Cameron chose to oppose the EU Treaty

Despite all that, the British Prime Minister David Cameron chose to vehemently oppose Juncker’s candidacy for the EU Presidency. In this way he challenged the Treaty of the EU, but as it turns out, the British Conservative leader also chose to oppose an almost unanimous mainland support for Juncker. The Brit managed to secure only the backing of the Hungarian Prime Minister Viktor Orbán, whose company many European leaders would avoid.

On the other side of the fence, the German Chancellor Angela Merkel after some initial hesitations, finally decided to wholeheartedly back Juncker. Merkel also managed to secure the support of practically all the mainland leaders. Even Holland and Sweden that initially flirted with Britain finally decided to abandon London and decided not to test the unity of the EU.

Still, Cameron said last Monday that he will press the EU leaders to hold a vote, in case they nominate former Luxembourg Prime Minister to be president of the European Commission. Cameron succeeded, after exerting strong pressures, to get the backing of his country’s Labour Party. But this can’t offer him any help in tomorrow’s European Council, where the British PM will find out that only Orban is likely minded. Not a consolation in any respect.

Britain risks much, not the EU

Many commentators, especially those writing in mainstream English language media, insist that this conflict and the very probable endorsement of Juncker, will constitute a strong blow to the European Union. They say that nothing will be the same in the European Union after crowding out Britain. This is not true at all. An almost unanimous continental vote against Cameron’s aggressive option will certainly hurt Britain, but not the European Union.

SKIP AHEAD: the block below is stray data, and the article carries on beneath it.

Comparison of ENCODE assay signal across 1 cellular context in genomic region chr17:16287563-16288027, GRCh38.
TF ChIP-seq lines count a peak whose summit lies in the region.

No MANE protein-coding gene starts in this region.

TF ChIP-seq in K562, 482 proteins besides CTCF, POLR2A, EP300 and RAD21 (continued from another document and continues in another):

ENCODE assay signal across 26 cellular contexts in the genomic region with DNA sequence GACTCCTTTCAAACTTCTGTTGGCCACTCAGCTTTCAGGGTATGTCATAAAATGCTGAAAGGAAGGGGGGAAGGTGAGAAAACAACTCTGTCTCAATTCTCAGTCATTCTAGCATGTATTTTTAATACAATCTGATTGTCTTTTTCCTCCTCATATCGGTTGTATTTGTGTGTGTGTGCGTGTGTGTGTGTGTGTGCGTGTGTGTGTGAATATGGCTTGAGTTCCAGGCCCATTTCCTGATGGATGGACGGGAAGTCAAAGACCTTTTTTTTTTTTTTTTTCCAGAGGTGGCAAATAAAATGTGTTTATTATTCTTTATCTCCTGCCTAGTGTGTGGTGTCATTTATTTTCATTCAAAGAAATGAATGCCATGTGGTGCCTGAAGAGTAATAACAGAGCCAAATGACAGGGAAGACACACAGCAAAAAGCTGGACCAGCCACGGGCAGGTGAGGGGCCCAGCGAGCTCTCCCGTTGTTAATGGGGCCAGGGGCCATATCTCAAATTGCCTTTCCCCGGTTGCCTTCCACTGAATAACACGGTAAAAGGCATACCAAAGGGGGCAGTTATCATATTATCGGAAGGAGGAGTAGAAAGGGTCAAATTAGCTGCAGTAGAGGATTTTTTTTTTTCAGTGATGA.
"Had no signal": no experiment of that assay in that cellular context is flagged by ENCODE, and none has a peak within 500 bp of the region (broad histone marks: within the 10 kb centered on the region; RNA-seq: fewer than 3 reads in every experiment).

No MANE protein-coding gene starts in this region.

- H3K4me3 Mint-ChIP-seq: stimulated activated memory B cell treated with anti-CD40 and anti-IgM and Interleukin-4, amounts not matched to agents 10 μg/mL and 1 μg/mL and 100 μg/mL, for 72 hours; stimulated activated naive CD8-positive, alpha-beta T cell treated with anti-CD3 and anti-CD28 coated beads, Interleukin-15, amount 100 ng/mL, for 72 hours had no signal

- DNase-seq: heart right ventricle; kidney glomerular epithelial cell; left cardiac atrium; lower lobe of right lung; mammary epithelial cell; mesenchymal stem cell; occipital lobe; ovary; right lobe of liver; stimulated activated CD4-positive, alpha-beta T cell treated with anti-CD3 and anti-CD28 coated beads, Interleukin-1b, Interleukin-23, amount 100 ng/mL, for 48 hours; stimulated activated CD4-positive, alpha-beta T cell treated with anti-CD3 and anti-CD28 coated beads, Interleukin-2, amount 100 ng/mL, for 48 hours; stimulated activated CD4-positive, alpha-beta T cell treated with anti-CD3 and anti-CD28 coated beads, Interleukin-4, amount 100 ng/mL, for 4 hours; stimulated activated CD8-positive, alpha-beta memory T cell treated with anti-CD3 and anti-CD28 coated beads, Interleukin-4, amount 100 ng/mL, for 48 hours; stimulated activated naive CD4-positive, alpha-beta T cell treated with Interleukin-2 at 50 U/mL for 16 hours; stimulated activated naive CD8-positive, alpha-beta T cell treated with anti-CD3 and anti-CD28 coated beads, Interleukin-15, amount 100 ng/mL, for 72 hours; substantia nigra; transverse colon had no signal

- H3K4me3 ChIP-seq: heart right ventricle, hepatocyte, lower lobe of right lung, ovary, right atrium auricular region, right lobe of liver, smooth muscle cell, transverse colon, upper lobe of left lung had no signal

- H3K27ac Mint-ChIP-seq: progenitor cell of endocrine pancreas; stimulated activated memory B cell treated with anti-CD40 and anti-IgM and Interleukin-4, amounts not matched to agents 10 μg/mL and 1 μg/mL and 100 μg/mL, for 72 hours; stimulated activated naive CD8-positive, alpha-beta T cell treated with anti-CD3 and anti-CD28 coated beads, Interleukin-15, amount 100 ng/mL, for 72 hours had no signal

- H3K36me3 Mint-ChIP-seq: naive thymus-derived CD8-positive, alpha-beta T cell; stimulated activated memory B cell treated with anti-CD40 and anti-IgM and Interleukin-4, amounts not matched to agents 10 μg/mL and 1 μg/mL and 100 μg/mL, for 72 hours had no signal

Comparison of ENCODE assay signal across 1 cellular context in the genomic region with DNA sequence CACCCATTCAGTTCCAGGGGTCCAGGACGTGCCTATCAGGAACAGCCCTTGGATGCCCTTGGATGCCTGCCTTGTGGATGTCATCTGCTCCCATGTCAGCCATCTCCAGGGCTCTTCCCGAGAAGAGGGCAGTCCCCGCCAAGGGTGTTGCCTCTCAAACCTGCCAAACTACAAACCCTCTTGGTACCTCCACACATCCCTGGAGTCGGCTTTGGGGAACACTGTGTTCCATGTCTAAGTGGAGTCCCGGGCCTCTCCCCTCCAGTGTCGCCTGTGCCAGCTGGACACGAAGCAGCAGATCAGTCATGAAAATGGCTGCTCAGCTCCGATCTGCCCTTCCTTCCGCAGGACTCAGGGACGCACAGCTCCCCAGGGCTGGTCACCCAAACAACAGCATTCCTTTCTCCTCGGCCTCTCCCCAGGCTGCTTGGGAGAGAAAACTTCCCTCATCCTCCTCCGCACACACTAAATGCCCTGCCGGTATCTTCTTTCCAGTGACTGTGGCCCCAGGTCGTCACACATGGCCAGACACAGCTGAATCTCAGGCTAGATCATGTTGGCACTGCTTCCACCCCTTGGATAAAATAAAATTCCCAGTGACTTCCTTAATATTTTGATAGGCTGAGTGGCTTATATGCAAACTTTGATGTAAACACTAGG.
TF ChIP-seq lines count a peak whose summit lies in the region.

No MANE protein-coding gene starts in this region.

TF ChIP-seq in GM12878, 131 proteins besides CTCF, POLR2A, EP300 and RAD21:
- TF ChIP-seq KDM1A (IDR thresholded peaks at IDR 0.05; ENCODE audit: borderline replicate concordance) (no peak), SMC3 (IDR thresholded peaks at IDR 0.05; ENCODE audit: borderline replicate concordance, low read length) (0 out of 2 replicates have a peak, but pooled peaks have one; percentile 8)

Britain, under Cameron, has been staging many Quixote fights in Brussels, mostly for internal political reasons. After he pulled his party out from the EPP Parliamentary group some years ago, he discovered to his dismay that his country was left out from the mainstream European developments in the center-right political universe. After that, when in Brussels for a summit, Cameron couldn’t find a fellow leader to have a beer with in the evening. His loneliness and strong objections didn’t prevent the EU to introduce groundbreaking new institutions like the European Banking Union and the European Army. This time too, the EU will get along despite some ugly compromises and Juncker could be the next Commission President.

It was like that in December 2011, when Cameron challenged the creation of the European Army with all he had and again in December 2012 when he alone opposed the conception of the European Banking Union. After that, he has spent many lonely nights in Brussels while attending EU Summits, paying the price of staging hopeless fights in Brussels, in order to support his always crumbling position in British politics.